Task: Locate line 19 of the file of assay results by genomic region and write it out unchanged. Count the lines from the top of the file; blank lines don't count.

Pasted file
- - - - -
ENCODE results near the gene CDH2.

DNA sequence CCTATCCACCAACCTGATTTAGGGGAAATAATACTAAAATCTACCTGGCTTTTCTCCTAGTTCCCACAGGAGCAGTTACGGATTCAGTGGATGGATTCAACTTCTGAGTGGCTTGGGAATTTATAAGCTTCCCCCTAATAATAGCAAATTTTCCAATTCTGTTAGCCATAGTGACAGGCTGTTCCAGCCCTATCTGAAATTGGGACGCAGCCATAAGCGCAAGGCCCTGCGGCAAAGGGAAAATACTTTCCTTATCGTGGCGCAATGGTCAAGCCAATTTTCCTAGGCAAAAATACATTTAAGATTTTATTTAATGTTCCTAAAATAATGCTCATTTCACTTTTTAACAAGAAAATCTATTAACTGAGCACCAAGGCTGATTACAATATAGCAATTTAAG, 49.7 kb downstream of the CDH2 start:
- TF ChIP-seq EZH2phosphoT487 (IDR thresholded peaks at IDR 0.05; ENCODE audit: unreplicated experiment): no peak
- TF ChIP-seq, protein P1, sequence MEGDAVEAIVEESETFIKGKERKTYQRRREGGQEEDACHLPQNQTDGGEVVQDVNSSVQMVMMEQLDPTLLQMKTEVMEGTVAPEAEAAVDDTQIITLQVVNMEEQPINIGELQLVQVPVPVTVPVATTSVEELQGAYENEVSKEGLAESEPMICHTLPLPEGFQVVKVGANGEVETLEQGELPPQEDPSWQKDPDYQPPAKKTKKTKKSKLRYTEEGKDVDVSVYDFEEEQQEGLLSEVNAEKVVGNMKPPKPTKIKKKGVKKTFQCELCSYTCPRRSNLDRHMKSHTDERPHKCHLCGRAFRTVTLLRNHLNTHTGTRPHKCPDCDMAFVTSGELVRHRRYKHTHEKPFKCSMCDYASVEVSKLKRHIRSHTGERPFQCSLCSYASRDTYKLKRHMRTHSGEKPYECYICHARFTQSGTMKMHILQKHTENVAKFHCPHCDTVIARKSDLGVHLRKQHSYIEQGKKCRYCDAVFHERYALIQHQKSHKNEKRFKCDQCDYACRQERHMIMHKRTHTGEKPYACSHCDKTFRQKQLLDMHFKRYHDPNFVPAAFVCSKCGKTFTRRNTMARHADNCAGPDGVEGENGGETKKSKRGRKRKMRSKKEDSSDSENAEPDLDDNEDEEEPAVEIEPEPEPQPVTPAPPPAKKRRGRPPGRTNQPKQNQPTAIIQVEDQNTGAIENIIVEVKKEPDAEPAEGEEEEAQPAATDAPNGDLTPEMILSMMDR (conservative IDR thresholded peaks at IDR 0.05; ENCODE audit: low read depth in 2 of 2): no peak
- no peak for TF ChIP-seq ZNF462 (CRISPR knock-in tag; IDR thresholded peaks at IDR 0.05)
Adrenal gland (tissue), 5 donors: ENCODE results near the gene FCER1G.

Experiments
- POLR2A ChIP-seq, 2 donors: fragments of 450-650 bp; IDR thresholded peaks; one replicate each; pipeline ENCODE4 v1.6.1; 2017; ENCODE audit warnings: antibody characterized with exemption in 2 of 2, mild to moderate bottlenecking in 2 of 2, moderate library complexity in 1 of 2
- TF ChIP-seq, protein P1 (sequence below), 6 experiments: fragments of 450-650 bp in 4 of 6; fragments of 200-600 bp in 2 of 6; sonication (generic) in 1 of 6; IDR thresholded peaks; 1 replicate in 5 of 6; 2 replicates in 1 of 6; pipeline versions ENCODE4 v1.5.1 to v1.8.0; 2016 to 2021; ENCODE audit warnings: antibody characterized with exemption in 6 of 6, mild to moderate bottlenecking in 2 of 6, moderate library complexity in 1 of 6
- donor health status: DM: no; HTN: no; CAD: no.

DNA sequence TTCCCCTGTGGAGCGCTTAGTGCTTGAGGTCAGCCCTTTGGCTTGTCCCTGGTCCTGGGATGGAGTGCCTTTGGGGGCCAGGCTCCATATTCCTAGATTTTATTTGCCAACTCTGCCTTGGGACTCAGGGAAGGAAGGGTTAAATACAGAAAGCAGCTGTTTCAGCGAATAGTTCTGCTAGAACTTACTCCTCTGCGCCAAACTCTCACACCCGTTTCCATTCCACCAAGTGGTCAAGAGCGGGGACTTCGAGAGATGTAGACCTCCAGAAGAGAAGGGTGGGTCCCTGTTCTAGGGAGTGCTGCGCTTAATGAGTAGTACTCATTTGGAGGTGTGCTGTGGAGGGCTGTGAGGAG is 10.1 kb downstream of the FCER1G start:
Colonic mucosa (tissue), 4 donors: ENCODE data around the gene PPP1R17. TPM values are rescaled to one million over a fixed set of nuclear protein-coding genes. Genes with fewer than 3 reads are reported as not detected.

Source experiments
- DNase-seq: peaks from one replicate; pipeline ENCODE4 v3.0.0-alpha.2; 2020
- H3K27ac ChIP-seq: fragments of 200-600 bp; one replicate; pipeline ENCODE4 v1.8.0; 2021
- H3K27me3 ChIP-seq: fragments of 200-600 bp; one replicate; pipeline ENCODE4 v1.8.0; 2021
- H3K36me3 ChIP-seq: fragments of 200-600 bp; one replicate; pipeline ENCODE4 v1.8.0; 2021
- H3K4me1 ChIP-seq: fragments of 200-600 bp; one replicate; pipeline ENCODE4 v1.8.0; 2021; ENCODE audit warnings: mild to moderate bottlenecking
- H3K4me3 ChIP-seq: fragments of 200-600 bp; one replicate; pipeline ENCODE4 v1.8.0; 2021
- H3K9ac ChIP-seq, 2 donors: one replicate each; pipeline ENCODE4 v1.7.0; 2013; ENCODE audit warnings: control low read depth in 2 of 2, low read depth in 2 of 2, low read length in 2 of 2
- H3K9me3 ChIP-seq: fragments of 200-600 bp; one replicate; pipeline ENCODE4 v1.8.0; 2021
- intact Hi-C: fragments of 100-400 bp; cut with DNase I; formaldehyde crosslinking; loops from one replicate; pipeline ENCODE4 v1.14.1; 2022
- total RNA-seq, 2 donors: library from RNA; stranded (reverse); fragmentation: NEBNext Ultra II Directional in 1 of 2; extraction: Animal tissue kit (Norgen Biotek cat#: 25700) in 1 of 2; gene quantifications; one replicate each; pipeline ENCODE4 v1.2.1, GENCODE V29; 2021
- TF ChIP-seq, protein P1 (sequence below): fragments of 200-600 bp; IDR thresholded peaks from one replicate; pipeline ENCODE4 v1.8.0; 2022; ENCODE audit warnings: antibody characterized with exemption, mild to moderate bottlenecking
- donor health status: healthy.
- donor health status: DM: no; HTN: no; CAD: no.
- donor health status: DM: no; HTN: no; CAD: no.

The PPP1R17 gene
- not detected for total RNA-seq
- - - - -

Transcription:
- H3K4me3 ChIP-seq: fragments of 200-600 bp; one replicate; pipeline ENCODE4 v1.8.0; 2021